The Pilgrimage of Grace participants were Catholics who were against the Protestant Reformation. They made armed demonstrations and protests from 1536 to 1537 against Henry VII, head of the Anglican Church, and Thomas Cromwell his Lord High Chancellor. Cromwell implemented a series of policies that included the confiscation of Catholic Church lands. The goals of these participants were to stop the Protestant Reformation and give more rights back to Catholics. They had concerns with the protestants growing more powerful and having a protestant King in Henry the VII. The goals of the Pilgrimage of Grace were to give power back to the Catholic Church in Europe and take credibility from Proestants, but instead their concerns of the Protestant Reformation overshadowed them and their goals were not reached.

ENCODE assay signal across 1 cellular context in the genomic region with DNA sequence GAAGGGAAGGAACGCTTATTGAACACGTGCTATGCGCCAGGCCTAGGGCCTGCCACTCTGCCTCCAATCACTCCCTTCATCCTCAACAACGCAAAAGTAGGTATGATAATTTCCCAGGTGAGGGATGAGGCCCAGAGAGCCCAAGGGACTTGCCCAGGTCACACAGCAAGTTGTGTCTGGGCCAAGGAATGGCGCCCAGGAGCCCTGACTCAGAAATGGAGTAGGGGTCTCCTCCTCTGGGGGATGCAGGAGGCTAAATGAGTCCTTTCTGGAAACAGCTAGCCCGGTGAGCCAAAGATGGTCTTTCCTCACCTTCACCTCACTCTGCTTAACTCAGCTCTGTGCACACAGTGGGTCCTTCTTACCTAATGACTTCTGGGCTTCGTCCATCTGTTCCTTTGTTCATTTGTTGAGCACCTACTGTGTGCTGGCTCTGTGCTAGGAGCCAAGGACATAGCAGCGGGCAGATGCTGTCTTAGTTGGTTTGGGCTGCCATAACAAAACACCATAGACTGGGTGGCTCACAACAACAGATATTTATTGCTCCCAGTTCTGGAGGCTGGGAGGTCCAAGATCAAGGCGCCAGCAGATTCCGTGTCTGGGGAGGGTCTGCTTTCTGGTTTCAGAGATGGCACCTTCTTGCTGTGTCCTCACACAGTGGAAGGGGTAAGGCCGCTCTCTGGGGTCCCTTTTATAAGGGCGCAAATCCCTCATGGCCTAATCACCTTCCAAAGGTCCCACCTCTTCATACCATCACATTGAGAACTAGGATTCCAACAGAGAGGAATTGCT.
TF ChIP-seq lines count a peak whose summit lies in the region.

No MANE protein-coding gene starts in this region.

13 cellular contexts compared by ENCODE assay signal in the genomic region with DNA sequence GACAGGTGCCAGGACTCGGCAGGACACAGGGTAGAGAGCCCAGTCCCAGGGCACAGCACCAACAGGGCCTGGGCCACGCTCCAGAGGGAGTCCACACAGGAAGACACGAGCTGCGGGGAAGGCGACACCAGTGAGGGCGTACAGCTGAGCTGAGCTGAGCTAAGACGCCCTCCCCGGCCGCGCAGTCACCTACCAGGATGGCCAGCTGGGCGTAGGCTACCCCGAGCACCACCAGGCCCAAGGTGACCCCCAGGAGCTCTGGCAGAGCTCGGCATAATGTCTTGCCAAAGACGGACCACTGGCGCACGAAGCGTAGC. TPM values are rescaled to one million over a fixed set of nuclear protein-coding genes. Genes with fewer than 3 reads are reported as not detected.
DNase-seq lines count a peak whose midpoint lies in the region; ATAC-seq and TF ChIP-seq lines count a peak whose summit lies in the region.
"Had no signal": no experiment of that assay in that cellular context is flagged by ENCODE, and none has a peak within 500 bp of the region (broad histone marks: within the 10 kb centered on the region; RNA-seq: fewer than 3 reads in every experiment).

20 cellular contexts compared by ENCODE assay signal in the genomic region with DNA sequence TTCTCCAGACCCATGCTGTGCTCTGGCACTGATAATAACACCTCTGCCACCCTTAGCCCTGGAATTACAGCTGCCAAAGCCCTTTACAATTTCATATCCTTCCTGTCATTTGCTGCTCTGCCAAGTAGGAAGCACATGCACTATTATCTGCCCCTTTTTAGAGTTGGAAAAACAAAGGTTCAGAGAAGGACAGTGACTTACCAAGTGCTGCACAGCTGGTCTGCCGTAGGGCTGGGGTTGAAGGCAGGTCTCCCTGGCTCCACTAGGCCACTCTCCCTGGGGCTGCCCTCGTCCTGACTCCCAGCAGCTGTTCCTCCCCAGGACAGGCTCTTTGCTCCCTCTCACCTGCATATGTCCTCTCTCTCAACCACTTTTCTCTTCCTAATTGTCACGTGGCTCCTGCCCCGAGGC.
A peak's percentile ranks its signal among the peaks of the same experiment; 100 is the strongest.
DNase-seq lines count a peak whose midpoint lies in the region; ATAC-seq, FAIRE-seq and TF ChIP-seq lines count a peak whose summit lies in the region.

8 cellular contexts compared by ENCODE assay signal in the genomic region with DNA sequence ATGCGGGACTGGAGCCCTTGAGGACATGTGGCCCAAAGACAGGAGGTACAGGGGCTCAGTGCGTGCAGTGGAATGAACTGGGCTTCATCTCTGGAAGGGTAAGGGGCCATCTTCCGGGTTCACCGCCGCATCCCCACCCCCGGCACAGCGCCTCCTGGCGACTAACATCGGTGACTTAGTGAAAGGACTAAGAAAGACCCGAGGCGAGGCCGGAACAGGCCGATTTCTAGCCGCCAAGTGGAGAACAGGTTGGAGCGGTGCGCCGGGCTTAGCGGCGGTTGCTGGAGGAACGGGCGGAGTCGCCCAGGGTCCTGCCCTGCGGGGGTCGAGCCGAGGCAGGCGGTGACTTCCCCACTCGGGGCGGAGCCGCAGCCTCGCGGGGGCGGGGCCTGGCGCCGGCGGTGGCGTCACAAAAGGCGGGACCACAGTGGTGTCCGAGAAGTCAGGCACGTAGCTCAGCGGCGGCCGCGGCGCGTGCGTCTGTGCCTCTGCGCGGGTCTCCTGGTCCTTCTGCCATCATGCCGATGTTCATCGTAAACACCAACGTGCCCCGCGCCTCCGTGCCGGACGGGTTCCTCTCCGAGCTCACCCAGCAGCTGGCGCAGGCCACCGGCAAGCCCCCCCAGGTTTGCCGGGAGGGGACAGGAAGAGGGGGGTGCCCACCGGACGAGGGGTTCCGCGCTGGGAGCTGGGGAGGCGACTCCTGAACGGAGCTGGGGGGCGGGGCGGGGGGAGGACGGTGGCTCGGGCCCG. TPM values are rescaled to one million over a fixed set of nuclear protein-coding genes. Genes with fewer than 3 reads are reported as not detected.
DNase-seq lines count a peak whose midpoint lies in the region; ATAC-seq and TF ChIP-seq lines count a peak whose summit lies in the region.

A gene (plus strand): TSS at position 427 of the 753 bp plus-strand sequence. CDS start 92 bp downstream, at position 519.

The "Oath of Honorable Men" the participants must take says, "You shall not enter into our Pilgrimage of Grace for worldly gain. Do so for the love of God, for the Holy Catholic Church militant....(Doc. 1)." This oath shows that the members of the Pilgrimage must only protest for the Catholic Church, not for their own gain. The members must do this through their love for God. At the time protestants and catholics had very different views and religion was a source of tension, even though both groups are Christians. In a petition presented to the King's Council, written by Robert Aske in December of 1536, many things are asked of the Council. "To have the supreme head of the Church be the Pope in Rome as before (Doc. 5)." Henry VII had become the head of the Church by the Act of Supremacy in 1534. The demonstrations and protests of the Pilgrimage of Grace were in part reactions to this act. The Pope had been the face of the Church for past centuries. Now, the King, a protestant political figure head, was also the leader of the Church. This was a major concern of the Catholics who started these armed demonstrations. After the petition, a random pamphlet attributed...
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